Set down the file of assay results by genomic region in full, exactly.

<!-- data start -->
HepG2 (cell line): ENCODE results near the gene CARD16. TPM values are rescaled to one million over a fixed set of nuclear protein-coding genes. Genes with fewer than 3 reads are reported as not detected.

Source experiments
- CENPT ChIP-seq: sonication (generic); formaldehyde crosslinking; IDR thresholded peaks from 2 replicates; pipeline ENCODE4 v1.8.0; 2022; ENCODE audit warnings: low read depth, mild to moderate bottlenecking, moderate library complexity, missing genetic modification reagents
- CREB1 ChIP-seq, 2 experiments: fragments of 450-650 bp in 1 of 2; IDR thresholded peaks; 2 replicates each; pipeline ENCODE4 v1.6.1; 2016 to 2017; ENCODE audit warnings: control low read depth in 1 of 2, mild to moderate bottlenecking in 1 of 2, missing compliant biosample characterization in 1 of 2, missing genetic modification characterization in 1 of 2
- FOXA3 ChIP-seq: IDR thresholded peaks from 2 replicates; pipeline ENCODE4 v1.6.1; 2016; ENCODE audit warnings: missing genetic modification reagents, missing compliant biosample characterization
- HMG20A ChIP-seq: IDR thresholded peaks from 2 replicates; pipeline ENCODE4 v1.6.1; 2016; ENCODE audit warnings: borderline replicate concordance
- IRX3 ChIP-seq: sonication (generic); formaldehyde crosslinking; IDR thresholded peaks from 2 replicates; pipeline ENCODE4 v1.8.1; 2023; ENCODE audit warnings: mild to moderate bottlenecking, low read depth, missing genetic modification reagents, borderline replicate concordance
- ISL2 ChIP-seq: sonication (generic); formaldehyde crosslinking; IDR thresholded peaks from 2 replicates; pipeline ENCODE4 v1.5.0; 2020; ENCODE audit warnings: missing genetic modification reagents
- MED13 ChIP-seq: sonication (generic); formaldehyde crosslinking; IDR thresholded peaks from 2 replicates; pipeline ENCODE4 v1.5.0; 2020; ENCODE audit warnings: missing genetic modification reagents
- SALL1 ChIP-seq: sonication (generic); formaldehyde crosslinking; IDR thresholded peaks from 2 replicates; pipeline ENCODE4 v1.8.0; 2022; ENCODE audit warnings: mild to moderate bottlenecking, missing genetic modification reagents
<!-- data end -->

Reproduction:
HepG2 (cell line): ENCODE results near the gene CARD16. TPM values are rescaled to one million over a fixed set of nuclear protein-coding genes. Genes with fewer than 3 reads are reported as not detected.

Source experiments
- CENPT ChIP-seq: sonication (generic); formaldehyde crosslinking; IDR thresholded peaks from 2 replicates; pipeline ENCODE4 v1.8.0; 2022; ENCODE audit warnings: low read depth, mild to moderate bottlenecking, moderate library complexity, missing genetic modification reagents
- CREB1 ChIP-seq, 2 experiments: fragments of 450-650 bp in 1 of 2; IDR thresholded peaks; 2 replicates each; pipeline ENCODE4 v1.6.1; 2016 to 2017; ENCODE audit warnings: control low read depth in 1 of 2, mild to moderate bottlenecking in 1 of 2, missing compliant biosample characterization in 1 of 2, missing genetic modification characterization in 1 of 2
- FOXA3 ChIP-seq: IDR thresholded peaks from 2 replicates; pipeline ENCODE4 v1.6.1; 2016; ENCODE audit warnings: missing genetic modification reagents, missing compliant biosample characterization
- HMG20A ChIP-seq: IDR thresholded peaks from 2 replicates; pipeline ENCODE4 v1.6.1; 2016; ENCODE audit warnings: borderline replicate concordance
- IRX3 ChIP-seq: sonication (generic); formaldehyde crosslinking; IDR thresholded peaks from 2 replicates; pipeline ENCODE4 v1.8.1; 2023; ENCODE audit warnings: mild to moderate bottlenecking, low read depth, missing genetic modification reagents, borderline replicate concordance
- ISL2 ChIP-seq: sonication (generic); formaldehyde crosslinking; IDR thresholded peaks from 2 replicates; pipeline ENCODE4 v1.5.0; 2020; ENCODE audit warnings: missing genetic modification reagents
- MED13 ChIP-seq: sonication (generic); formaldehyde crosslinking; IDR thresholded peaks from 2 replicates; pipeline ENCODE4 v1.5.0; 2020; ENCODE audit warnings: missing genetic modification reagents
- SALL1 ChIP-seq: sonication (generic); formaldehyde crosslinking; IDR thresholded peaks from 2 replicates; pipeline ENCODE4 v1.8.0; 2022; ENCODE audit warnings: mild to moderate bottlenecking, missing genetic modification reagents